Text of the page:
Mortality and Humility
What is your life? You are a mist that appears for a little while and then vanishes. James 4:14
Ancient scholars Jerome and Tertullian referenced stories of how in ancient Rome, after a general triumphed in an epic victory, he would be paraded atop a gleaming chariot down the capital’s central thoroughfares from dawn to sunset. The crowd would roar. The general would bask in the adoration, reveling in the greatest honor of his life. However, legend has it that a servant stood behind the general the entire day, whispering into his ear, Memento mori (“Remember you will die”). Amid all the adulation, the general desperately needed the humility that came with remembering that he was mortal.
James wrote to a community infected with prideful desires and an inflated sense of self-sufficiency. Confronting their arrogance, he spoke a piercing word: “God opposes the proud but shows favor to the humble” (James 4:6). What they needed was to “humble [themselves] before the Lord” (v. 10). And how would they embrace this humility? Like Roman generals, they needed to remember that they would die. “You do not even know what will happen tomorrow,” James insisted. “You are a mist that appears for a little while and then vanishes” (v. 14). And owning their frailty freed them to live under the solidity of the “Lord’s will” rather than their own fading efforts (v. 15).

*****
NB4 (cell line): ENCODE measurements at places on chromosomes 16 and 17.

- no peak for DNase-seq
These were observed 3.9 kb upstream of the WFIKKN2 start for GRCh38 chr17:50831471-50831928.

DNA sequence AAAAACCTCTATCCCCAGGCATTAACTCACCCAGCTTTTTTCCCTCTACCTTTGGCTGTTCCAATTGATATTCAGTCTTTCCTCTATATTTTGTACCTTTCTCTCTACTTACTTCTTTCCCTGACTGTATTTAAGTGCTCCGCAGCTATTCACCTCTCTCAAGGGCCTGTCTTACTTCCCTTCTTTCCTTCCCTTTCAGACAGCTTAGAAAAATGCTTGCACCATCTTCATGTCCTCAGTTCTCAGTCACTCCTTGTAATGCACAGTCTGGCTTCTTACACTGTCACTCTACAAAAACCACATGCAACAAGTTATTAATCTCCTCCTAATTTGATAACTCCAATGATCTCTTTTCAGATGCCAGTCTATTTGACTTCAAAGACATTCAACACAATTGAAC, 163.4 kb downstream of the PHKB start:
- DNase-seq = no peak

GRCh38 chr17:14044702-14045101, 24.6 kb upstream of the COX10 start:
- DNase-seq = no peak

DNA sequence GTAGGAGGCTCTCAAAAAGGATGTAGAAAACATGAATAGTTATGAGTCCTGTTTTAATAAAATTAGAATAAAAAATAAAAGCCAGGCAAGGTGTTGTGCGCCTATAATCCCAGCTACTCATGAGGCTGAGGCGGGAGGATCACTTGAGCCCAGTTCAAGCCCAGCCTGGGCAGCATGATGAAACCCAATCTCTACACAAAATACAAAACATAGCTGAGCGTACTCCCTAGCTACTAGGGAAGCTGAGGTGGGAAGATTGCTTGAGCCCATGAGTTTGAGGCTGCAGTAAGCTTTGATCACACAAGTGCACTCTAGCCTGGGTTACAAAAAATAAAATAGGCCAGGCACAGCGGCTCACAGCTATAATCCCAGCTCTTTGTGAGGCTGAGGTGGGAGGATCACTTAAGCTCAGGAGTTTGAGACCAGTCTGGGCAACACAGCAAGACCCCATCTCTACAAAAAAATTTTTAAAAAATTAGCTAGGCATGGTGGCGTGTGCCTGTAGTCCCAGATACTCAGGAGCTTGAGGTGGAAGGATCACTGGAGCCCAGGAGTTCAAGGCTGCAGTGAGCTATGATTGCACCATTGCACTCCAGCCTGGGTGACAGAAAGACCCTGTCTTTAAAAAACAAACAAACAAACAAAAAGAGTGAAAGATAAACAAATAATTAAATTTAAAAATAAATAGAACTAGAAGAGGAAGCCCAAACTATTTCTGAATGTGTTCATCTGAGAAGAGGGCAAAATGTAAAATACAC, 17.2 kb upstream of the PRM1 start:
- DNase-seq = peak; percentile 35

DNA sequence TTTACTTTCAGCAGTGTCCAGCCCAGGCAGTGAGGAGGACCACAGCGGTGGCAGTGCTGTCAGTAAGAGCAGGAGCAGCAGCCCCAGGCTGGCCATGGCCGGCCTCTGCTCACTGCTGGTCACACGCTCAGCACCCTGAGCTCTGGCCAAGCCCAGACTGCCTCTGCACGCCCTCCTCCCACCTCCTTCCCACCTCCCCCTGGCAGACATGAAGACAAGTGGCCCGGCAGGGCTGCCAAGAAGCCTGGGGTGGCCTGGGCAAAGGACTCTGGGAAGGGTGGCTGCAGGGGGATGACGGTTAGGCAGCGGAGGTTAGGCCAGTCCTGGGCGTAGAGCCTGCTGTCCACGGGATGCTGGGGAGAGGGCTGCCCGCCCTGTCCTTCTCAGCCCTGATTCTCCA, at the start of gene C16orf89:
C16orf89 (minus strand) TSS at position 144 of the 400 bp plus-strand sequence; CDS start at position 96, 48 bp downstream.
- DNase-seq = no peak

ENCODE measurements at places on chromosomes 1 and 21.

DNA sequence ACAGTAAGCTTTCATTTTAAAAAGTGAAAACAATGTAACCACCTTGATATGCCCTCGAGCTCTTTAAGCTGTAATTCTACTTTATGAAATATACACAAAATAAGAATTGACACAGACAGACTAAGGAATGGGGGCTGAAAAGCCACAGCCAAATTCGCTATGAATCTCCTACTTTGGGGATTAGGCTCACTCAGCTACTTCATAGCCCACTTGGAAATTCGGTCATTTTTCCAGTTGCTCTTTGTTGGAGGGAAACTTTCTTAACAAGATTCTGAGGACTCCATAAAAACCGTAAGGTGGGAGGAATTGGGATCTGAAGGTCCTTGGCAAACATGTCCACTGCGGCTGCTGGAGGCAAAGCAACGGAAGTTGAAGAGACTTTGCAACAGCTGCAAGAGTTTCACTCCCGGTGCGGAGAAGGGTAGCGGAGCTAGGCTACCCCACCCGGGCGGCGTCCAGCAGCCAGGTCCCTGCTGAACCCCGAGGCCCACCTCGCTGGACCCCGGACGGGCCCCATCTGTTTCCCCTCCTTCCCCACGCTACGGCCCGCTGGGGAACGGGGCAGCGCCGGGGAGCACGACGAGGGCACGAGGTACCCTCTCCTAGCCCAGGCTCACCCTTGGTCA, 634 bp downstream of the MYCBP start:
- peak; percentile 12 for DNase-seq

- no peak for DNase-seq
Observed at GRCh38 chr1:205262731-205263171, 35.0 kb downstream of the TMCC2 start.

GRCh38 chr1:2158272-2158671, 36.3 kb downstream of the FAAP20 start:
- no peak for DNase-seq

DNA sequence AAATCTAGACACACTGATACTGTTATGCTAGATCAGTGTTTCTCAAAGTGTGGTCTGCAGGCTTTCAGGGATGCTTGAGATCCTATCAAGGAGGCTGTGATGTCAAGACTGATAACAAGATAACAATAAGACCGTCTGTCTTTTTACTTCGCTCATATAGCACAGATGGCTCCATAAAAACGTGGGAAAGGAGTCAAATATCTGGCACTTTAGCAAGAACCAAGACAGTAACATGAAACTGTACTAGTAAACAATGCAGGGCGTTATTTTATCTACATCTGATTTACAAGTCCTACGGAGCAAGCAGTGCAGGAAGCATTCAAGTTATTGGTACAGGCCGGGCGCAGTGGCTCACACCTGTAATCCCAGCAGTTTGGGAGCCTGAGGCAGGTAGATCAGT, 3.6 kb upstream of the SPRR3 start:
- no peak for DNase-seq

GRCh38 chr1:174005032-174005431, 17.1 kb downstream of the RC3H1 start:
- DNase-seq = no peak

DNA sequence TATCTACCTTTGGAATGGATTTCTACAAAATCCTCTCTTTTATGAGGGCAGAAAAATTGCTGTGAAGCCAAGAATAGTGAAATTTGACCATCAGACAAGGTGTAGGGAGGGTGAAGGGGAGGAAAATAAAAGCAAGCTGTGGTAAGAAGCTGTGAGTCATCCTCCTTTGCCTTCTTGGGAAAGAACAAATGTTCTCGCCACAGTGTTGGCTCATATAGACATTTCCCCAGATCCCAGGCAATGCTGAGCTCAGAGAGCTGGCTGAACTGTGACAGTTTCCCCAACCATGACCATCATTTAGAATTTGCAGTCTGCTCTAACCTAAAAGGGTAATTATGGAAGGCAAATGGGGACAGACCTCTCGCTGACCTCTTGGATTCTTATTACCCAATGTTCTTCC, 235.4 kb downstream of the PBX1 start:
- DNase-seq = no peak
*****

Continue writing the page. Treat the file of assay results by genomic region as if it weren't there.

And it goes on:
When we forget that our days are numbered, it can lead to pride. But when we’re humbled by our mortality, we see every breath and every moment as grace. Memento mori.
By Winn Collier
REFLECT & PRAY
What does this story of the Roman generals and the phrase Memento mori say to you? Why do you need to remember your mortality?
God, I like to think that my life is in my control. I sometimes act as though I’ll live forever. Humble me. Help me find life only in You.
Several men in the New Testament are named James, including the son of Zebedee/brother of John (Matthew 4:21; Acts 12:2) and the son of Alphaeus (Matthew 10:3). The James who authored the book of James was the half-brother of Jesus (13:55). While early in Jesus’ ministry James didn’t believe in Him, after he saw the risen Christ (1 Corinthians 15:7), he moved from unbelief to belief. In Acts 1:14, James appears to be present in the upper room after Jesus’ ascension and became a leader in the Jerusalem church (12:17; 15:13).